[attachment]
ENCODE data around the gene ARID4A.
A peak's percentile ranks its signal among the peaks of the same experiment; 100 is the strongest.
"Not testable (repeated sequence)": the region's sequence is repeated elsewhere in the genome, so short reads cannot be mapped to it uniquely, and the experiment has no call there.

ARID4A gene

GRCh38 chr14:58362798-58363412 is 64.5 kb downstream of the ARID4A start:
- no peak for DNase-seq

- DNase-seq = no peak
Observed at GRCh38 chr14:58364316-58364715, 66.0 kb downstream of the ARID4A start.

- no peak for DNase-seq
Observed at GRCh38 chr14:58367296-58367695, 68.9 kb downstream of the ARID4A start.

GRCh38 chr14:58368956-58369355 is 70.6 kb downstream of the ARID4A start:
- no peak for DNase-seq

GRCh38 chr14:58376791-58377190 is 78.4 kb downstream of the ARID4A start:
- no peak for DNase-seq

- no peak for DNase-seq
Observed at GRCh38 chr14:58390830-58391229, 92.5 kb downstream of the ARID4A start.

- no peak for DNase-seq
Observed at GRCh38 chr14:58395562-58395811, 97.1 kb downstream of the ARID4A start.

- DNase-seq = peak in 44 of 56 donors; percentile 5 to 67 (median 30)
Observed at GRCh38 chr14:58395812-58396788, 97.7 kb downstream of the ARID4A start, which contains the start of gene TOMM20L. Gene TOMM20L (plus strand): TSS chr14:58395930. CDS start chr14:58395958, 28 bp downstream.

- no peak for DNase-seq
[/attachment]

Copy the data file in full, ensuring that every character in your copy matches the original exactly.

ENCODE data around the gene ARID4A.
A peak's percentile ranks its signal among the peaks of the same experiment; 100 is the strongest.
"Not testable (repeated sequence)": the region's sequence is repeated elsewhere in the genome, so short reads cannot be mapped to it uniquely, and the experiment has no call there.

ARID4A gene

GRCh38 chr14:58362798-58363412 is 64.5 kb downstream of the ARID4A start:
- no peak for DNase-seq

- DNase-seq = no peak
Observed at GRCh38 chr14:58364316-58364715, 66.0 kb downstream of the ARID4A start.

- no peak for DNase-seq
Observed at GRCh38 chr14:58367296-58367695, 68.9 kb downstream of the ARID4A start.

GRCh38 chr14:58368956-58369355 is 70.6 kb downstream of the ARID4A start:
- no peak for DNase-seq

GRCh38 chr14:58376791-58377190 is 78.4 kb downstream of the ARID4A start:
- no peak for DNase-seq

- no peak for DNase-seq
Observed at GRCh38 chr14:58390830-58391229, 92.5 kb downstream of the ARID4A start.

- no peak for DNase-seq
Observed at GRCh38 chr14:58395562-58395811, 97.1 kb downstream of the ARID4A start.

- DNase-seq = peak in 44 of 56 donors; percentile 5 to 67 (median 30)
Observed at GRCh38 chr14:58395812-58396788, 97.7 kb downstream of the ARID4A start, which contains the start of gene TOMM20L. Gene TOMM20L (plus strand): TSS chr14:58395930. CDS start chr14:58395958, 28 bp downstream.

- no peak for DNase-seq